Things are not looking good for Wal-Mart, Forbes reports:
The discount giant announced over the weekend that its same-store sales for October grew by just 0.5%, the company's most anemic monthly growth rate since 2000. At the same time, a government report shows that consumers kept a firm grip on their wallets in September, boosting spending by just 0.1%, the smallest increase in ten months.
With the all-important holiday shopping season around the corner, major retailers are poised for their usual joust over consumer dollars. The battle may be more intense than usual this year, with high gas prices and a general economic slowdown pointing to a deceleration from the rate of spending growth in 2005.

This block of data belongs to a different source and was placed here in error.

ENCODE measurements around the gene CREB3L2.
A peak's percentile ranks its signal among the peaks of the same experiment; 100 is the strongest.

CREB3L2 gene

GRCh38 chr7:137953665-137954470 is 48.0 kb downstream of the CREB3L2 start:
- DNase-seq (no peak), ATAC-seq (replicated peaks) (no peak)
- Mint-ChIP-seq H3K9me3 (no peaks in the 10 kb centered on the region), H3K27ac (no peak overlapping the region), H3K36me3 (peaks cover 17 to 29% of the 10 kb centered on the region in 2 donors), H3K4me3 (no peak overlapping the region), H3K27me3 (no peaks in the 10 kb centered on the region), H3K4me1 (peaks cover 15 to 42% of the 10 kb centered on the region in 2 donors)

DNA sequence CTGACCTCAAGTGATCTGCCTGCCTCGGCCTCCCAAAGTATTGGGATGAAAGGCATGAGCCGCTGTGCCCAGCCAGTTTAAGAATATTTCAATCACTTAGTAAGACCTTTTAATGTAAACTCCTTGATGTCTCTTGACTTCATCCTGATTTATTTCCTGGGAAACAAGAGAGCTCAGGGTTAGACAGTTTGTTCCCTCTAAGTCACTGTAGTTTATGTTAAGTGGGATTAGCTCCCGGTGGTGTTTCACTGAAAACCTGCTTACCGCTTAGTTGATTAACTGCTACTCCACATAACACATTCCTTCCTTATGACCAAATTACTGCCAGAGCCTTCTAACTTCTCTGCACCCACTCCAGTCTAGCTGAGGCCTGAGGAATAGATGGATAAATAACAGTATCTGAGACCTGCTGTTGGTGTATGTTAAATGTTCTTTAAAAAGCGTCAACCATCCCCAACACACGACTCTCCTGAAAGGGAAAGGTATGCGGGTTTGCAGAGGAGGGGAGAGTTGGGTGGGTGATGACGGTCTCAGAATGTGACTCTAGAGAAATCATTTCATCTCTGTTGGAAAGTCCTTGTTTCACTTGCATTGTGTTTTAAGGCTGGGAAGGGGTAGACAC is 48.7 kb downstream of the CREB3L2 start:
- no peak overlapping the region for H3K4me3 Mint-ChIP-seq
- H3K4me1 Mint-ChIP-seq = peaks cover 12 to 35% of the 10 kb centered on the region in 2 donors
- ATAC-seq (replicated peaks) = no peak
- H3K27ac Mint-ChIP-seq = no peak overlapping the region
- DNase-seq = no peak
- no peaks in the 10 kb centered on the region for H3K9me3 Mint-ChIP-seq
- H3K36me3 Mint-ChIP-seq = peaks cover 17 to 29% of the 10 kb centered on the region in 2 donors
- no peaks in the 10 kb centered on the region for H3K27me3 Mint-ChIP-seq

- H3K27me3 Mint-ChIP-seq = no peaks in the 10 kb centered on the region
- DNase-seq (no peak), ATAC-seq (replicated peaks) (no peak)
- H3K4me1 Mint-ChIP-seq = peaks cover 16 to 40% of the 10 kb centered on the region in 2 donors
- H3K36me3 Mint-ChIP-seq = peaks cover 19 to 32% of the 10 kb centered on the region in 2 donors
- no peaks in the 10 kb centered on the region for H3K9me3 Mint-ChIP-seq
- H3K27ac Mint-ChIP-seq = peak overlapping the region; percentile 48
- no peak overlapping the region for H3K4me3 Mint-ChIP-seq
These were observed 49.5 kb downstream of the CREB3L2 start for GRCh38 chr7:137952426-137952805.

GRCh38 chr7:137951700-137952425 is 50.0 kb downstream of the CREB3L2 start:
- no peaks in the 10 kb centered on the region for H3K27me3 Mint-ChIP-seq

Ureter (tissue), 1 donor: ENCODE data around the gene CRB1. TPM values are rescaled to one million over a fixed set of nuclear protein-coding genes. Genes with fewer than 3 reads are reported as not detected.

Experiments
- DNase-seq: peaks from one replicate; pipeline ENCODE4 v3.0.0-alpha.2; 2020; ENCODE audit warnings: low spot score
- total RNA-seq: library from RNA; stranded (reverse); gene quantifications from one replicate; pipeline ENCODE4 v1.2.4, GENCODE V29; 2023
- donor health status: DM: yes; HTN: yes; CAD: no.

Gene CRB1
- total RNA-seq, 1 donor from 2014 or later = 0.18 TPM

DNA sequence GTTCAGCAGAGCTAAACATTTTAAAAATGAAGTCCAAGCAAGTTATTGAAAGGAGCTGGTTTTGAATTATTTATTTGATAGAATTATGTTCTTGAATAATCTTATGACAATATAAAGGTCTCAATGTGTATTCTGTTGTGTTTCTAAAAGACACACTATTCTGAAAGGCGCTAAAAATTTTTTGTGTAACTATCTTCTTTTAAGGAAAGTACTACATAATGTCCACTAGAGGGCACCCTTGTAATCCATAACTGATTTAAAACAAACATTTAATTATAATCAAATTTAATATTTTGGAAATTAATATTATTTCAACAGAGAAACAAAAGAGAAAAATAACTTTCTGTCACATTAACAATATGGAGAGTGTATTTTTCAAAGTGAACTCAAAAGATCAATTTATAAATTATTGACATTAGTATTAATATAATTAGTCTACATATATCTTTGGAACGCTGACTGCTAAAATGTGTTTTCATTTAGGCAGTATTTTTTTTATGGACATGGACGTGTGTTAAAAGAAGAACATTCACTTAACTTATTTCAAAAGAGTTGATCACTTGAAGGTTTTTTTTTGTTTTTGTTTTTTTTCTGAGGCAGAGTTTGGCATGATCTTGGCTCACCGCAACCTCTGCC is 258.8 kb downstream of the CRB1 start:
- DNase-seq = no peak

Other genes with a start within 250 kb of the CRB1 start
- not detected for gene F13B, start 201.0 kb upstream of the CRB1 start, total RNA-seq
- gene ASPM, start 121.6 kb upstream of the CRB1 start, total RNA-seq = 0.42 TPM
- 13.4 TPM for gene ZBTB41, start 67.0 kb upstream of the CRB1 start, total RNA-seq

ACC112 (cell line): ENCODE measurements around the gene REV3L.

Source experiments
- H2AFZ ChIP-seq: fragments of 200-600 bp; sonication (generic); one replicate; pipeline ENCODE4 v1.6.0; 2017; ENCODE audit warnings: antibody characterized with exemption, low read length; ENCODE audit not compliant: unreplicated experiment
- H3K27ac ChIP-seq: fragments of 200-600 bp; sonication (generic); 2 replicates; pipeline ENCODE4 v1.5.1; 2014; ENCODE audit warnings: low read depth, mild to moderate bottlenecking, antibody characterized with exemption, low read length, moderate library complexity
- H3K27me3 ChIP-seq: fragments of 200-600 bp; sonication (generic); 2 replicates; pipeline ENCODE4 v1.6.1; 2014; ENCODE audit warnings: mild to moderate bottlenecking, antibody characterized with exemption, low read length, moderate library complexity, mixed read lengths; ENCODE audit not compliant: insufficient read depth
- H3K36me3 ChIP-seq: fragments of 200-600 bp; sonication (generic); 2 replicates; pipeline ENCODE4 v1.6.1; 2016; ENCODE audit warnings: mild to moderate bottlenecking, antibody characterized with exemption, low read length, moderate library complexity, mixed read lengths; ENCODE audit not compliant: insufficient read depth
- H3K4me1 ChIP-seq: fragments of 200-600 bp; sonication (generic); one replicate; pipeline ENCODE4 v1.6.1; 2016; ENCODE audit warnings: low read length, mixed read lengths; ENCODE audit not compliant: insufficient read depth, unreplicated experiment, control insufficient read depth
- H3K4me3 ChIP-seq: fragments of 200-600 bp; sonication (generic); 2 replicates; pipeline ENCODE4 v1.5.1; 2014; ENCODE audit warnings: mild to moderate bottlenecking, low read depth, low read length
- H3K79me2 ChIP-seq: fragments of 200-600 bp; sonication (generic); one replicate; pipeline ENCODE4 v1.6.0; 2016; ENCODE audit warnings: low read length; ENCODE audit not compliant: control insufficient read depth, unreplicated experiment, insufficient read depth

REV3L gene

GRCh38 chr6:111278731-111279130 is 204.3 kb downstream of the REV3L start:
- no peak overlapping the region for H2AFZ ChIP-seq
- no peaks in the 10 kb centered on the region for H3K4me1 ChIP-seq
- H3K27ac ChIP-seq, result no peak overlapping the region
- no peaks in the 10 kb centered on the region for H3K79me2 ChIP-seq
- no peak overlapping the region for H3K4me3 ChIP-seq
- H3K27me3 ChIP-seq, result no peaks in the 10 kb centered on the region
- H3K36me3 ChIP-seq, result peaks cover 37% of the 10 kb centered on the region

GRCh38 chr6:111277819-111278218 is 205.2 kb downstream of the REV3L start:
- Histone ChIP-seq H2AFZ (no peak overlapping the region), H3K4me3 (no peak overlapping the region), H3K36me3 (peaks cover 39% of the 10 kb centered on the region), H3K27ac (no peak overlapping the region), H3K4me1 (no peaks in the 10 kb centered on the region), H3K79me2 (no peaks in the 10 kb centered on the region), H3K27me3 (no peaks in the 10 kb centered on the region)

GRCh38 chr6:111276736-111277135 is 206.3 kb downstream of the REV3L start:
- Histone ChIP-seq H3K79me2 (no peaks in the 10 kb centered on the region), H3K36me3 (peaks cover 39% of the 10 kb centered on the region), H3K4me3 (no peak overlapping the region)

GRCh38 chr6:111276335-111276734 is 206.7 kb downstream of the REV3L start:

Wall Street, meanwhile, is doing its best to handicap the upcoming slugfest, presenting investors with their best and worst bets on department stores, electronics sellers and specialty stores.
Merrill Lynch is already predicting a lackluster season for big-box discounters Wal-Mart Stores (nyse: WMT - news - people ) and Target (nyse: TGT - news - people ), whose sheer size makes it difficult to drive year-over-year sales.
We’re not much ones for passing moral judgment—pots/kettles, glass houses/stones having nothing to do with our abstention—but perhaps the ‘Mart should think about Karma and her predilection for being a bitch the next time it decides to take away stools from older cashiers in order to encourage them to quit and requiring workers—including those with young children—to be on call 24 hours a day. (Then again, those old people/damn kids probably had it coming).
Wal-Mart's Trailing The Pack [Forbes]